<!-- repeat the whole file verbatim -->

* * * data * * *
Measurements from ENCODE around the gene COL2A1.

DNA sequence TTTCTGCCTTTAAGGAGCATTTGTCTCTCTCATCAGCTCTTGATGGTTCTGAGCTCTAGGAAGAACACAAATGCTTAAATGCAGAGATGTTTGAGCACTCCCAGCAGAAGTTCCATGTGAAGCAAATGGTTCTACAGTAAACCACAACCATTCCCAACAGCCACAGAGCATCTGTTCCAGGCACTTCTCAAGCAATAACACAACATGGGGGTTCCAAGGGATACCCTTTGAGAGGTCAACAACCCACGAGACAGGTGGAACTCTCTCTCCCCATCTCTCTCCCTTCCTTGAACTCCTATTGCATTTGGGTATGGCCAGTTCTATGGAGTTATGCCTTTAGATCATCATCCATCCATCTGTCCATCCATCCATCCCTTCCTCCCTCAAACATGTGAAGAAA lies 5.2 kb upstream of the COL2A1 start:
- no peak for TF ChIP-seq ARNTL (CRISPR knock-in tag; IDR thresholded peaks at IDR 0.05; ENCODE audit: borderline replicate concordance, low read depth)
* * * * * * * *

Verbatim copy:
Measurements from ENCODE around the gene COL2A1.

DNA sequence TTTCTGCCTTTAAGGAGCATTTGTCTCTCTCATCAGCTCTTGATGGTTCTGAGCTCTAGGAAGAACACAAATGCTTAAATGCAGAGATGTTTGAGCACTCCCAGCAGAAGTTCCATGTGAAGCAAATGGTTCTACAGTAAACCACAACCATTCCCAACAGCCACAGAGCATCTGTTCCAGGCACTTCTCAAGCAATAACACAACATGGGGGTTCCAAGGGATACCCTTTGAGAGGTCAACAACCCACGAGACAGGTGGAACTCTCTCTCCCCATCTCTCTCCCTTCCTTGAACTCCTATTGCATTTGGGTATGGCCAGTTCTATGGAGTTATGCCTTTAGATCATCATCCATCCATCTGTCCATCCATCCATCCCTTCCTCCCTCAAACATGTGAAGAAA lies 5.2 kb upstream of the COL2A1 start:
- no peak for TF ChIP-seq ARNTL (CRISPR knock-in tag; IDR thresholded peaks at IDR 0.05; ENCODE audit: borderline replicate concordance, low read depth)